Endorsing candidates in primary season


You may have noticed that I have been publicly “silent” during this primary season regarding my stance on the various candidates and elections.

That is not to say, however, that I have not given my support through donations and personal volunteer efforts, for, indeed, I have. And it is my personal conviction that one ought to be involved in, or at least be cognizant of the process in which their representatives are being chosen. There is simply too much at stake.

That being said, there are at least three reasons why I have chosen not to voice my opinion on the various primary races.

In the first place, I want to guard against negative political rhetoric as much as I can. It seems almost inevitable that when political races are close, or get heated, they also get personal and nasty, and it’s just something that turns me off — especially when such rhetoric is between members of the same party.

As much as I can, I want to refrain from undermining candidates who generally share my concerns as it relates to the policies that will affect us as citizens. I do not take it lightly that negative rhetoric adds to the arsenal that those of opposing viewpoints will eventually use to caricature those with whom they disagree.

The second reason I stay away from public comments during primary races is that I generally do not know everything that I want to know about each candidate yet, particularly if they are new to politics and don’t have a record from which I can extrapolate how they might vote on legislation and key issues.

I think that the old adage that past behavior is the best predictor of future behavior is instructive. On this note, it is important to distinguish between a candidate’s rhetoric, and their behavior, or past actions.

In the absence of such a record, I cautiously “listen” to discern candidates’ guiding philosophy, and not get caught up in their rhetoric, which could be subject to change. Just consider the numerous politicians who have made promises, or even lied, to the electorate just to get their votes. And, consider further, the deleterious effects of electing candidates with unproven records.

A final reason that I refrain from giving public endorsements for primary elections is related to the first two. That is, I simply find it difficult to give public endorsements.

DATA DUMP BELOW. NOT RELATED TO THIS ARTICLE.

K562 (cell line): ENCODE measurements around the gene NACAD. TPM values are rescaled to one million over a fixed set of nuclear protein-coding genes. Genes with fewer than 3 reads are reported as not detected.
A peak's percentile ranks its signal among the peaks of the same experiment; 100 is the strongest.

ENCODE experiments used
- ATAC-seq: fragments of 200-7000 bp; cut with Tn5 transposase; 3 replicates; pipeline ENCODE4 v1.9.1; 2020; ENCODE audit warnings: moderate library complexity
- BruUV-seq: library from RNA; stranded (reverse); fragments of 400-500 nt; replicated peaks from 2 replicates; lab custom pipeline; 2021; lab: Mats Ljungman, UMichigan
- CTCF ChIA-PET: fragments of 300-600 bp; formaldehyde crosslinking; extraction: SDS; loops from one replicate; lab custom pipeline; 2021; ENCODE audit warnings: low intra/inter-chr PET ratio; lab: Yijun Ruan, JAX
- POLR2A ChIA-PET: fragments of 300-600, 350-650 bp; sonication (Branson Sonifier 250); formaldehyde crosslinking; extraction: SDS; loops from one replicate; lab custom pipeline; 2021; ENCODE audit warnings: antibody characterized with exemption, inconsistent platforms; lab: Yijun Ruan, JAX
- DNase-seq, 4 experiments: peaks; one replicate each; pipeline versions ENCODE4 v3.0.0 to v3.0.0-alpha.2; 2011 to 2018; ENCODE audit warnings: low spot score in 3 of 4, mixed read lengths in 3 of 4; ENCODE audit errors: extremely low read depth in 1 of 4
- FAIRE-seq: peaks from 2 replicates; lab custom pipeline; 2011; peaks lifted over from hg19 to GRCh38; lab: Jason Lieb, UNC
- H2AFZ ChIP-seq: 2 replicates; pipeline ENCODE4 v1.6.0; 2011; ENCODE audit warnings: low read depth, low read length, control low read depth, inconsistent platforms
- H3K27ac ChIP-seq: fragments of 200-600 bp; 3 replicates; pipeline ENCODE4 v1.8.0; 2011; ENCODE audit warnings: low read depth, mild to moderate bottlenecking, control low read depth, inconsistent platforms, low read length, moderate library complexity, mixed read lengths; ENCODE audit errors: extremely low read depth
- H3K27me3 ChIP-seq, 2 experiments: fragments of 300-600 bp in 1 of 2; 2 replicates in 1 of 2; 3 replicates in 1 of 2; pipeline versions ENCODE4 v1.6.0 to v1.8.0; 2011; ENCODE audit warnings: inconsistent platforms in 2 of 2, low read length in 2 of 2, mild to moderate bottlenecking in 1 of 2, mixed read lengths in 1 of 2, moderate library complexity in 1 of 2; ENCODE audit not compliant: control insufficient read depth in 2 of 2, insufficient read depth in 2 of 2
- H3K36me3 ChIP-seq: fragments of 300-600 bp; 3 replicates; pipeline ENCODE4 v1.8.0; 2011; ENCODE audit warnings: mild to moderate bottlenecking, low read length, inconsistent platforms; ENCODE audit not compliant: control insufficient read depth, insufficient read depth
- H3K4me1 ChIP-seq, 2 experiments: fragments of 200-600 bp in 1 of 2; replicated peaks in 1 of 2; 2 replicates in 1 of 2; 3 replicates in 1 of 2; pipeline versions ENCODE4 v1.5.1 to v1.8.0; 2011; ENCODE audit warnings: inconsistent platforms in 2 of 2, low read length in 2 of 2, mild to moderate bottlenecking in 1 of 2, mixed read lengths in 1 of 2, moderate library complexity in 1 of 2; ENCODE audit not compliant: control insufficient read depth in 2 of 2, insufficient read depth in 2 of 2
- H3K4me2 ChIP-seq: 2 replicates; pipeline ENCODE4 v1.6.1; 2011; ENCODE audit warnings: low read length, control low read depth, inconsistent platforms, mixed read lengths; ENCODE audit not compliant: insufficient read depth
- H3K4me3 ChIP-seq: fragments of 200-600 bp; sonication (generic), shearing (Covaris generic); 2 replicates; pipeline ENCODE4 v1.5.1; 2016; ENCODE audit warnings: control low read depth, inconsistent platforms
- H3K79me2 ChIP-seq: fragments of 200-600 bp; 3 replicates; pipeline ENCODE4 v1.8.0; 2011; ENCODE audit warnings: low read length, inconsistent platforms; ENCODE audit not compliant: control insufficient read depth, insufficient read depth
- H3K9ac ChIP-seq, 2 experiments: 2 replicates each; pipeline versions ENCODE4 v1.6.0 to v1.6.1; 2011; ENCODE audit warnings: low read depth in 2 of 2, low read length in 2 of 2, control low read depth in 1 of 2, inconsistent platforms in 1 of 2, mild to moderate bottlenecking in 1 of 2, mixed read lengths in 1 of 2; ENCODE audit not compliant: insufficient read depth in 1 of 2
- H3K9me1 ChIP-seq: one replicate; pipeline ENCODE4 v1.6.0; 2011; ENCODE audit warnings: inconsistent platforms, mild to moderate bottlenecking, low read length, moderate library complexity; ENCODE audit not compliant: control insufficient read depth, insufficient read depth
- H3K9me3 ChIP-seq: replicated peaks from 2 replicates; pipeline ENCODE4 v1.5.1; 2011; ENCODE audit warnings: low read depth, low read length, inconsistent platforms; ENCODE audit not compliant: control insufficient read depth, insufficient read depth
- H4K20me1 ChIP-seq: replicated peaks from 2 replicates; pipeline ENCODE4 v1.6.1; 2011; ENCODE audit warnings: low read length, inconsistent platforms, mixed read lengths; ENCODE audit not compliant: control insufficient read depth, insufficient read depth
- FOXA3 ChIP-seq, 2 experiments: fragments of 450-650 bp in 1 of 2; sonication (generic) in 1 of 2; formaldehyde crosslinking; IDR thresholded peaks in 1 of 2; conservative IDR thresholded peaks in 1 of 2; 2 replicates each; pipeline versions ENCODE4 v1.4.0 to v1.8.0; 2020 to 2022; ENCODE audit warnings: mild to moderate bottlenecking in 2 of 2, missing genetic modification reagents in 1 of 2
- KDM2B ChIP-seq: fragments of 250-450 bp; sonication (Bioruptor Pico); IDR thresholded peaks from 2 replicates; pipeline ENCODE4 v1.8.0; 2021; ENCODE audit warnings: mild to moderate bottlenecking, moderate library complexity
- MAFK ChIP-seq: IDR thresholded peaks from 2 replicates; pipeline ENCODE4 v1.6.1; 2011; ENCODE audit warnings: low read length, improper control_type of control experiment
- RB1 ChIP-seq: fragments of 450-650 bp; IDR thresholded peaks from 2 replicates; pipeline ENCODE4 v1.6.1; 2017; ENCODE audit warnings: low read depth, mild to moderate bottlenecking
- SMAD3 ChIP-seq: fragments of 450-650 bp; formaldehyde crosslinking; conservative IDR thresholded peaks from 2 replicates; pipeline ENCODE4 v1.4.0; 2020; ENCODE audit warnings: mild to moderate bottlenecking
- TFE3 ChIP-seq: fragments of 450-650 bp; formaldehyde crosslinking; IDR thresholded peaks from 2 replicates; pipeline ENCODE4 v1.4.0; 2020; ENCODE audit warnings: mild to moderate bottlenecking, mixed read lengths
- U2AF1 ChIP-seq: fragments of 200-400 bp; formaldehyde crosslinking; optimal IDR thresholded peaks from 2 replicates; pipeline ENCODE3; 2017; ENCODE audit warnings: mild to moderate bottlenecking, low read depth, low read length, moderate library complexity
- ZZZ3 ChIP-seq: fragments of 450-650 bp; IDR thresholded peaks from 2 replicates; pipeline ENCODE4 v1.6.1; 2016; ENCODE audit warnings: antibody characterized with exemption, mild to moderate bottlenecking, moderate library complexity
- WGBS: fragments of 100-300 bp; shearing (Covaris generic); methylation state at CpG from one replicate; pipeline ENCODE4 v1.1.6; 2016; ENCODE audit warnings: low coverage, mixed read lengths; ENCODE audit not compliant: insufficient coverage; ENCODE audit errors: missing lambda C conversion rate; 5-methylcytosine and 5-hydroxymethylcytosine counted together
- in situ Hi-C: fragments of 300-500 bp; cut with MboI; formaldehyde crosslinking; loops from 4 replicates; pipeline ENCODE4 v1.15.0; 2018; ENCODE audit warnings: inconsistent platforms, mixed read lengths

This is because I rarely agree with all the positions of any candidate, and I find it difficult to wholly align myself under those circumstances. If someone asks me who I am voting for, as several have, I gladly share why I am for a candidate and not why I am against others.

So, instead of trying to tell people who to vote for, I am much more comfortable arguing the merits, or lack thereof, of policy initiatives.

In so doing, my aim is to share my perspective on issues (not candidates themselves) and allow others to come to their own conclusions on the issue, having been informed. Maybe this position will change in time, but this is where I stand today.

Given the plethora of candidates that we have running for state Senate, U.S. Senate, the school board, etc., one can give many reasons why they would vote for a particular candidate over another. And believe me, I do have my favorites.

In the primary season, however, I choose to let candidates “elect themselves” based on their records, their current performance, and campaigning efforts.

However, when the general election cycle begins and the line of demarcation between political philosophies and records are clear, my abstention in voicing my political advocacy ends.

So, let the general elections begin!

[Bonnie B. Willis is co-founder of The Willis Group, LLC, a Learning, Development, and Life Coaching company here in Fayette County and lives in Fayetteville along with her husband and their five children.]